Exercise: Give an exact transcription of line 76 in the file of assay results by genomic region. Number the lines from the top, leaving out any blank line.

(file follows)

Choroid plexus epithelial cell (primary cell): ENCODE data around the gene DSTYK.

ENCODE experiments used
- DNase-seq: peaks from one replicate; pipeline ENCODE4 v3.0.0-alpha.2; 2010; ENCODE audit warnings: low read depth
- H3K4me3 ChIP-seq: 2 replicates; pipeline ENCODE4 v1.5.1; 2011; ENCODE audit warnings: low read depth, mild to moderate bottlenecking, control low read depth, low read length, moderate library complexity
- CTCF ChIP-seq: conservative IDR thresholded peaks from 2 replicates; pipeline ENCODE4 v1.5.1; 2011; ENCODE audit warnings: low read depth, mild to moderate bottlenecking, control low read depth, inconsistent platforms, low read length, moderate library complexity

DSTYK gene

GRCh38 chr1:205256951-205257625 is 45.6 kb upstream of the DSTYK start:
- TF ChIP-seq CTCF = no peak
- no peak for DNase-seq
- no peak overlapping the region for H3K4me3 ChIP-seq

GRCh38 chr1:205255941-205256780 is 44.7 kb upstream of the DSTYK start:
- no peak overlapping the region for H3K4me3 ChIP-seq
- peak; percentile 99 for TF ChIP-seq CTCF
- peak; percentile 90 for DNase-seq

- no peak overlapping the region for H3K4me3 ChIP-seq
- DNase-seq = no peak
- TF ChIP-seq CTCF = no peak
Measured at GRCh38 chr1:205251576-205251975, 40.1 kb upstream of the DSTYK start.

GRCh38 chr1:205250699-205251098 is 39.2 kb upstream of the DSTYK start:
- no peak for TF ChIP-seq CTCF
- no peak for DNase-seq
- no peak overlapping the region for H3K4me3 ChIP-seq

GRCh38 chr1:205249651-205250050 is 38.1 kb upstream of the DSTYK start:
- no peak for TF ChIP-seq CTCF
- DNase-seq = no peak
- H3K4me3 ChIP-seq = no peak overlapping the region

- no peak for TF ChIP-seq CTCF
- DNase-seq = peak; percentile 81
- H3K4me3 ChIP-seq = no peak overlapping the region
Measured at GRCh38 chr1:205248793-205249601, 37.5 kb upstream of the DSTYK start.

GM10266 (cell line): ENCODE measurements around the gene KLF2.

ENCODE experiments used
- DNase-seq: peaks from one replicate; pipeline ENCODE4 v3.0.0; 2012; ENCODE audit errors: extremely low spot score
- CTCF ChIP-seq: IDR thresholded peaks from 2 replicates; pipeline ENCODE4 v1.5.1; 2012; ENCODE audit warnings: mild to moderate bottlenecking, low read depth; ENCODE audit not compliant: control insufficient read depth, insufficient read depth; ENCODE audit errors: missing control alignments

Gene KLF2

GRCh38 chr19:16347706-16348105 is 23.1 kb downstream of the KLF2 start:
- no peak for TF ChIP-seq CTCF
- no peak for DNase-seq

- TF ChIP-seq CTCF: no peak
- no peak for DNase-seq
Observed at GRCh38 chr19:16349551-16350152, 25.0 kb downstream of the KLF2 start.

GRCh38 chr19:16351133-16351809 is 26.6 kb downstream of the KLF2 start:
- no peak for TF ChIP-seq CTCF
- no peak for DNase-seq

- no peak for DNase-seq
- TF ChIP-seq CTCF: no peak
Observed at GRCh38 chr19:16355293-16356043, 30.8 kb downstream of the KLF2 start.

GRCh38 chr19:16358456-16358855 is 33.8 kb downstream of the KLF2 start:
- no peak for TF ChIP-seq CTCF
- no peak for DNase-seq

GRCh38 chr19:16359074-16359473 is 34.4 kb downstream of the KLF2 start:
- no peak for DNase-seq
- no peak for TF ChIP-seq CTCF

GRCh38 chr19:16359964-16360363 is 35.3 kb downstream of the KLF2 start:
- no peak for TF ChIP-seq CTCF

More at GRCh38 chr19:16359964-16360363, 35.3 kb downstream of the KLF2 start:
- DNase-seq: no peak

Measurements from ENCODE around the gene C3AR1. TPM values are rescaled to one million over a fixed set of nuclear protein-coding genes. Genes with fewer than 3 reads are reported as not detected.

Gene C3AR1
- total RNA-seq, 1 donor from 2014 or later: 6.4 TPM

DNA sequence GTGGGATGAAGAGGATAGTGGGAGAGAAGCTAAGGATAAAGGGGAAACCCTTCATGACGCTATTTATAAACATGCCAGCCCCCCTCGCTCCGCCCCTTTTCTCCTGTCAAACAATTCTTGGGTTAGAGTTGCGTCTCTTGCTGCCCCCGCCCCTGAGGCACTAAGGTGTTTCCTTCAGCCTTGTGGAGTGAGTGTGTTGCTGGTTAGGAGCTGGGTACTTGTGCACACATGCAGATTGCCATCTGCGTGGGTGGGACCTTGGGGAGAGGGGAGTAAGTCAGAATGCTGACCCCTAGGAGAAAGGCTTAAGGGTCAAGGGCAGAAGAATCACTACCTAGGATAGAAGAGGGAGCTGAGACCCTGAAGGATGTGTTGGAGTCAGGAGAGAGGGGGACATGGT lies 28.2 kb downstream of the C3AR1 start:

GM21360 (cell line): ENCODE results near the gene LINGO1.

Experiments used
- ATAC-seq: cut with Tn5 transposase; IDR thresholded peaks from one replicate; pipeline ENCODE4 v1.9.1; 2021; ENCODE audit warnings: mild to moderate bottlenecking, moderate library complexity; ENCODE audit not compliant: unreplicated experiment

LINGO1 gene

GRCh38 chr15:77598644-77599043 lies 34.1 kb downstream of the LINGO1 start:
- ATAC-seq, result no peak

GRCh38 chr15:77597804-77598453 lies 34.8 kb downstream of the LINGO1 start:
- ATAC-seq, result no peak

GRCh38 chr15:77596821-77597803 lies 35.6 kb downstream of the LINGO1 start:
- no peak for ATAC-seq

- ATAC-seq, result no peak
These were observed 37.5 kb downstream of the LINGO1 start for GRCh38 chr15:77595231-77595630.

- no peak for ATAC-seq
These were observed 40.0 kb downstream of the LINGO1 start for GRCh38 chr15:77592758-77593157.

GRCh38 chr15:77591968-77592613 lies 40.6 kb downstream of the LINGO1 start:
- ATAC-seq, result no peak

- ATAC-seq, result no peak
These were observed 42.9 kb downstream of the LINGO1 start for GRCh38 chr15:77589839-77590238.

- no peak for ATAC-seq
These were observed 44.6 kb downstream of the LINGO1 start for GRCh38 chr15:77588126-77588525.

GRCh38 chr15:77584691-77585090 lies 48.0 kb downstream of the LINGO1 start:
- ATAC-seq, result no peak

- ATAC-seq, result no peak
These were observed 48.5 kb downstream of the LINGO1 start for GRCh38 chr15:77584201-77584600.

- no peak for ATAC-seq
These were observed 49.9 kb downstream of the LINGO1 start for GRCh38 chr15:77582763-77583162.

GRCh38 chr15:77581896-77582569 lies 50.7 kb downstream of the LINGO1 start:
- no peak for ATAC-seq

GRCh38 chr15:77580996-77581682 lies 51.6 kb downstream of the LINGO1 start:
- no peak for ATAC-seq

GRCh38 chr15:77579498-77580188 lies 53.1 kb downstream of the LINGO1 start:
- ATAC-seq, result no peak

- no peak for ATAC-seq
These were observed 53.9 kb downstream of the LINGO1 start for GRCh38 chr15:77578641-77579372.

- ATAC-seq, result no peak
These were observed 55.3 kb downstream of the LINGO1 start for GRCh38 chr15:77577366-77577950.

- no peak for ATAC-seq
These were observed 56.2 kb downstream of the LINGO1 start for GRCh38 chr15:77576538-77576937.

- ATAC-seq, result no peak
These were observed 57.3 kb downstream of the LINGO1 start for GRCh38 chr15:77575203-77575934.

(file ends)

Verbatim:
GRCh38 chr15:77591968-77592613 lies 40.6 kb downstream of the LINGO1 start: